Academic staff perceptions of performance management : a qualitative study.
Mazibuko, Lindani Thando.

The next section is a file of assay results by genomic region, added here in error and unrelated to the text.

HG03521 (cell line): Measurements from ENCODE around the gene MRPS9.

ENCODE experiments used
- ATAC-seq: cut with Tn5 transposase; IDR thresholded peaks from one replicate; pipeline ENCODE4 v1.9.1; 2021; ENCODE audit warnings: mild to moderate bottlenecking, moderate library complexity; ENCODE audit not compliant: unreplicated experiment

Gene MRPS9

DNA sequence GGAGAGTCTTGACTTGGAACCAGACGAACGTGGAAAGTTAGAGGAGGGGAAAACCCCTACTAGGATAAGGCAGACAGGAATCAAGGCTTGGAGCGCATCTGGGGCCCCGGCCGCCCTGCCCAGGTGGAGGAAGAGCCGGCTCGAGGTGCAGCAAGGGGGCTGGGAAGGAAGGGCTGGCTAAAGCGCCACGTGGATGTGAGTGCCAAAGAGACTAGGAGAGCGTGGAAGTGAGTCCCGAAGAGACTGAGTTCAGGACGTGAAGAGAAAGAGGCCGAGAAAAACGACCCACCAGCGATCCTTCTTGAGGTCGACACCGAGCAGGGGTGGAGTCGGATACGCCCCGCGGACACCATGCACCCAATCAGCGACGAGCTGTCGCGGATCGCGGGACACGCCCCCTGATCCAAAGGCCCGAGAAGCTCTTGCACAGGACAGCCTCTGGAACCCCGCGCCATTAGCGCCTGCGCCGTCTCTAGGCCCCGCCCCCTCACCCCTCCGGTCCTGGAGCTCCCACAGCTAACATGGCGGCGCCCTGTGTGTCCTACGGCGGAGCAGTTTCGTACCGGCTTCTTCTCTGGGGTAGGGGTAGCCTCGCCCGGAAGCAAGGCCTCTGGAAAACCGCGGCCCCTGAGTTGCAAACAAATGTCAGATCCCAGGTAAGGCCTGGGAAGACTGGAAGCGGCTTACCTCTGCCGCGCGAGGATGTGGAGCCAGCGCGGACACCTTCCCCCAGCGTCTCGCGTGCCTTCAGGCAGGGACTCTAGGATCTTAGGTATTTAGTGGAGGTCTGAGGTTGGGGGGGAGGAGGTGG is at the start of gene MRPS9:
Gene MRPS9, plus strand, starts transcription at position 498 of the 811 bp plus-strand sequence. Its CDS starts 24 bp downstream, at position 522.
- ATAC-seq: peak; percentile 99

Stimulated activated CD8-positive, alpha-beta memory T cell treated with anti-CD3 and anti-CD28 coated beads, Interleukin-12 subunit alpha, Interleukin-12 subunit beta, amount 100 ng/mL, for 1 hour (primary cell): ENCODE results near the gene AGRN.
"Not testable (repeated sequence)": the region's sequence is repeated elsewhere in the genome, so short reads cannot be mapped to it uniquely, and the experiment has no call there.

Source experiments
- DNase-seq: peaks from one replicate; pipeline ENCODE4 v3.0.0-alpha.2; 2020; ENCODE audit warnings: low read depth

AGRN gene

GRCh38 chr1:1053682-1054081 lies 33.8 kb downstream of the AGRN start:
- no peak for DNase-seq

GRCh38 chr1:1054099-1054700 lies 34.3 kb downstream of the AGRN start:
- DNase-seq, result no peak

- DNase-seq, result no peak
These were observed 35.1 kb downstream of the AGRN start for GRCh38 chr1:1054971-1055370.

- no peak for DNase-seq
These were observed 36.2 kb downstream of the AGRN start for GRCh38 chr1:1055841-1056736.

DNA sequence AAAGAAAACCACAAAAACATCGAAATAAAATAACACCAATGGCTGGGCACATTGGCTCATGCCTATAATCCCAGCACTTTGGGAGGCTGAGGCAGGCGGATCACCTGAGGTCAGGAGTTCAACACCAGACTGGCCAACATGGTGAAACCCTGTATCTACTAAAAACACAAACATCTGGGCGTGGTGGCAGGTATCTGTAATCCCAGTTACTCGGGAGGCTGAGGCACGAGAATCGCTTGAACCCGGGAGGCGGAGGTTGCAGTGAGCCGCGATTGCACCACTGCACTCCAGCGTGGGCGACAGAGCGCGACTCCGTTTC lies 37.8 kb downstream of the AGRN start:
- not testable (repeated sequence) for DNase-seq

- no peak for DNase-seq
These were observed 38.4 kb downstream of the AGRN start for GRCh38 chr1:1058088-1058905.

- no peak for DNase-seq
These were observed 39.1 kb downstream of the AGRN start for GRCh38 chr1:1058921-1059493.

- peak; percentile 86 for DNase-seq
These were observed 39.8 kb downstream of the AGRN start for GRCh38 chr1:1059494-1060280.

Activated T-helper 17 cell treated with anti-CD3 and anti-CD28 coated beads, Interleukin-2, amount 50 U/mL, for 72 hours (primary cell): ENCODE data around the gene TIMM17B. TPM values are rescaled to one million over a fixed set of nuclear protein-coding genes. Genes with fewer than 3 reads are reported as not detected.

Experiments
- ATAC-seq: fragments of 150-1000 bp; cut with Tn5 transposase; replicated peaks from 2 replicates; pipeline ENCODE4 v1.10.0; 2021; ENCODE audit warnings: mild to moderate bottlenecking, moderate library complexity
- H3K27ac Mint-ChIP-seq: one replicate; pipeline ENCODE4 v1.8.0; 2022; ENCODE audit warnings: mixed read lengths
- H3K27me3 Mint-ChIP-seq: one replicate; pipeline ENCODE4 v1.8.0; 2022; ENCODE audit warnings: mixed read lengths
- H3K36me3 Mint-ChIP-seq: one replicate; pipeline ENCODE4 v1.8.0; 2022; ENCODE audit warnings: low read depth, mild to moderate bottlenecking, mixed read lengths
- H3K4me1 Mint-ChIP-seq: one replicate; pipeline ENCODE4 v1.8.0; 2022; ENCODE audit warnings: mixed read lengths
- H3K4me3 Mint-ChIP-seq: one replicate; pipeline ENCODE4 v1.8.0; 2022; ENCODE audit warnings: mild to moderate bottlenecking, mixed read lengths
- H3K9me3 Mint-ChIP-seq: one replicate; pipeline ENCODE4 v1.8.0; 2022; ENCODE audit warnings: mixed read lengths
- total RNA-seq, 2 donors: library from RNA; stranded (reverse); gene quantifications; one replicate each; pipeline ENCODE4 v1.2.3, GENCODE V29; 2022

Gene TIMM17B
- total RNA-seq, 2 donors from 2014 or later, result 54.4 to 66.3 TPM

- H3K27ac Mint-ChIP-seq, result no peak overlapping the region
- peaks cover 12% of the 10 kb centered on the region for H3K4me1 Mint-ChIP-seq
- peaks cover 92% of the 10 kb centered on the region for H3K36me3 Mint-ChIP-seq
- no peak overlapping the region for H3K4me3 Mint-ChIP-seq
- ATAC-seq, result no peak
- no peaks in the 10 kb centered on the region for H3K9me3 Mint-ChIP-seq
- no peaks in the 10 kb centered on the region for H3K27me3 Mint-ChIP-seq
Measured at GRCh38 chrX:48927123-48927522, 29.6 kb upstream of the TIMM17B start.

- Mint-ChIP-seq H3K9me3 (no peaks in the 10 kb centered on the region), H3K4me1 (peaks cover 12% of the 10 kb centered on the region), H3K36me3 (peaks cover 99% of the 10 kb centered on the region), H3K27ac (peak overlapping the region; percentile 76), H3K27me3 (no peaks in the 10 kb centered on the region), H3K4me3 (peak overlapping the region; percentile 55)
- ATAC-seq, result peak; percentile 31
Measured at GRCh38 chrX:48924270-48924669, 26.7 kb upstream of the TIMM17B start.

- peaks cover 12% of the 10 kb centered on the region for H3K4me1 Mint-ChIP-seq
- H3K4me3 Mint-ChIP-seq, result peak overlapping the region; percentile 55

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Performance management as a tool of managing human recourses has flourished into the higher education sector, with more and more universities employing it to manage the performance of academics (Simmons, 2002). This research is a qualitative exploration of the individual and personal lecturer or university academic’s experiences and perceptions of performance management. The research study conducted seven semi-structured, thirty to forty-minute-long interviews with seven university academics to ascertain their individual, personal, subjective perceptions, opinions and experiences of performance management within higher education institutions. Participants recognised the importance and positives of performance management, but also expressed frustration with the conception, implementation and execution of performance management. Performance management is viewed by academics as being detached from the realities of a university context, due largely to the pro-profit and bureaucratic approach employed in the entirety of the process. Participants desired an inclusive, qualitative, less bureaucratic approach to the conceptualisation of what constitutes ‘good performance’. This approach must also honour the changing environment and context of contemporary universities that is driven less by neoliberal norms.